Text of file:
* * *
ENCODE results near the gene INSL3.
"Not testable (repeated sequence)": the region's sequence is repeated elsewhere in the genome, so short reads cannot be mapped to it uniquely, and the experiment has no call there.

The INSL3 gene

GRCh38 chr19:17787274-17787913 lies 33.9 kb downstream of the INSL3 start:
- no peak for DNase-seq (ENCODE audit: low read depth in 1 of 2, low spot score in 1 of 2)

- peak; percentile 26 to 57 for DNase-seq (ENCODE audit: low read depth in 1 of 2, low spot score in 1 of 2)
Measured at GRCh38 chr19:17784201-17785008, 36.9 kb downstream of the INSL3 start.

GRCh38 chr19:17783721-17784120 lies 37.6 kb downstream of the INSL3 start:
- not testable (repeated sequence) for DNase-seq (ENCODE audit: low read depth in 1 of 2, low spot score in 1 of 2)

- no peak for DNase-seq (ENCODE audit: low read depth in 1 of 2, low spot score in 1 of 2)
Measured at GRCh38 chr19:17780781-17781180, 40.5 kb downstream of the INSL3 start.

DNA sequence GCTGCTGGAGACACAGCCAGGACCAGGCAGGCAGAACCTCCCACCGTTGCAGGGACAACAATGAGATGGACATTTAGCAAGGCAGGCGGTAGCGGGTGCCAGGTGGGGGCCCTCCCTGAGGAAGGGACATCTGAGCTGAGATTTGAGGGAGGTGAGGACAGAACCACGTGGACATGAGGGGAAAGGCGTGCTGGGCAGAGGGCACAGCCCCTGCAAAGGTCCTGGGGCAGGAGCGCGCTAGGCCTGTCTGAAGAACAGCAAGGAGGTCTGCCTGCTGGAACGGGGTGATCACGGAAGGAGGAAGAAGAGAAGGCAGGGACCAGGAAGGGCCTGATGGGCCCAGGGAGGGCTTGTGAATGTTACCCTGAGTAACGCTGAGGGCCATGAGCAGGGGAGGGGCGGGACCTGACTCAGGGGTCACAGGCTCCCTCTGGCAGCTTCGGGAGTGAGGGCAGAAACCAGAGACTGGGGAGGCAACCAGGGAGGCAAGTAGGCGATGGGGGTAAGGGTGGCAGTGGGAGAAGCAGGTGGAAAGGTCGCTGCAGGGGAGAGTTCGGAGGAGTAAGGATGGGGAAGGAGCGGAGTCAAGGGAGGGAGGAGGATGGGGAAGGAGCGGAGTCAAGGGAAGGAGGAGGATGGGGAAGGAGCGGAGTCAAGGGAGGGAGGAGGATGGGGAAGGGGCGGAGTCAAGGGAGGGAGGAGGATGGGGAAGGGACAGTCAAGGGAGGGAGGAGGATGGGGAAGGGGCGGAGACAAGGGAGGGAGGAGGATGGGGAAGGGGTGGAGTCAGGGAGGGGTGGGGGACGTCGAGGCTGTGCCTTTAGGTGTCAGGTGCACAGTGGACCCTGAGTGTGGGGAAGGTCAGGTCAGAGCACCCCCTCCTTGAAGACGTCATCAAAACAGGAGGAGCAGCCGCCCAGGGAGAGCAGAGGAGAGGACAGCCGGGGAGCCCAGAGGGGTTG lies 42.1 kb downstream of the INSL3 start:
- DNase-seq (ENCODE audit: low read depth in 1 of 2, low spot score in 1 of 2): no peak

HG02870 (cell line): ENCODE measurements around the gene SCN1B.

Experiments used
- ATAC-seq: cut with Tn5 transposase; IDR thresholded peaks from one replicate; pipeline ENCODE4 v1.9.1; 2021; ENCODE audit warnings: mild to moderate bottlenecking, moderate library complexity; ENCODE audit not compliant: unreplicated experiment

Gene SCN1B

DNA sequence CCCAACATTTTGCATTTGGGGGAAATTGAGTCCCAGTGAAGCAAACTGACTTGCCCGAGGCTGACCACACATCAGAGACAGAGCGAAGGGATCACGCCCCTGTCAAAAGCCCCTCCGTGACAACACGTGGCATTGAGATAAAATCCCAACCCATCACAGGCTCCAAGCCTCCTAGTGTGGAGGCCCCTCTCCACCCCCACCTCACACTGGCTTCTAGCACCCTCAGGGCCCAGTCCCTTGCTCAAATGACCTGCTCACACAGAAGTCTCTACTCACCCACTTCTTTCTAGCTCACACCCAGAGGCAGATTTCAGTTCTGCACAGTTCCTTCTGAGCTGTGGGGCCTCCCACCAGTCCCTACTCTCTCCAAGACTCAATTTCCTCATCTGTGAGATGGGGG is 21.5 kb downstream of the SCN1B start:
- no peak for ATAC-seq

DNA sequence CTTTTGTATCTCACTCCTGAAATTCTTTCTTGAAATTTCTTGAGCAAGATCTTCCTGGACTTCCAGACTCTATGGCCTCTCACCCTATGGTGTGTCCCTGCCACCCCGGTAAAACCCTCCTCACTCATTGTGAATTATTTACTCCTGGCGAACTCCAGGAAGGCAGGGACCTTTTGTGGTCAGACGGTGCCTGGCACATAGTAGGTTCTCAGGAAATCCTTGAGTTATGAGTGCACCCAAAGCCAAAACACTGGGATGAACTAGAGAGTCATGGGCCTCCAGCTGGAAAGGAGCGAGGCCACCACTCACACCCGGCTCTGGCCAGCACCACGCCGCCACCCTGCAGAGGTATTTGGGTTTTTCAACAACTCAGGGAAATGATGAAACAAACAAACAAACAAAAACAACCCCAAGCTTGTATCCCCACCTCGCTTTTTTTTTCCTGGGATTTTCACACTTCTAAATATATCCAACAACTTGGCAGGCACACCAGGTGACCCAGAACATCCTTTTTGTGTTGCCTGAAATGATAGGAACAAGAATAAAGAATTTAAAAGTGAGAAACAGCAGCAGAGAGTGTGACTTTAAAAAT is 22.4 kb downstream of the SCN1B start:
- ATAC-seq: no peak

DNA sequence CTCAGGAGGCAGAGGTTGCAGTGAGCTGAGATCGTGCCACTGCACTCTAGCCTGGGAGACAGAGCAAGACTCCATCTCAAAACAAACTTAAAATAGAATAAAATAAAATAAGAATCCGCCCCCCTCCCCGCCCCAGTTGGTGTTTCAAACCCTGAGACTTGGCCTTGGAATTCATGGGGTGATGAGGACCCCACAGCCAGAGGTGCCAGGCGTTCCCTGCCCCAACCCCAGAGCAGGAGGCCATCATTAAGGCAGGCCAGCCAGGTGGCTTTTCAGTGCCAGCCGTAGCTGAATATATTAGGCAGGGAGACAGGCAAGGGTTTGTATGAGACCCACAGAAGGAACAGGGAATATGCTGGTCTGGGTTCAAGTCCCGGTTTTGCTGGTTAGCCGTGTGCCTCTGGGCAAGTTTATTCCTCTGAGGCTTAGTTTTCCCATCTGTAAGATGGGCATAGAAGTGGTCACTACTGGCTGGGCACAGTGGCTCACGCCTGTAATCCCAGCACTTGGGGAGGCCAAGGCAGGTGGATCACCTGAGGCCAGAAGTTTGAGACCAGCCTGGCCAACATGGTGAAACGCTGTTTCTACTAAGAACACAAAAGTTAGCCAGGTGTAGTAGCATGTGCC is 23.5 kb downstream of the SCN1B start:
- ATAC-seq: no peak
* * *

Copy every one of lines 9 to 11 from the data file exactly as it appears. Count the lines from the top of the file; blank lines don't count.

- not testable (repeated sequence) for DNase-seq (ENCODE audit: low read depth in 1 of 2, low spot score in 1 of 2)

- no peak for DNase-seq (ENCODE audit: low read depth in 1 of 2, low spot score in 1 of 2)
Measured at GRCh38 chr19:17780781-17781180, 40.5 kb downstream of the INSL3 start.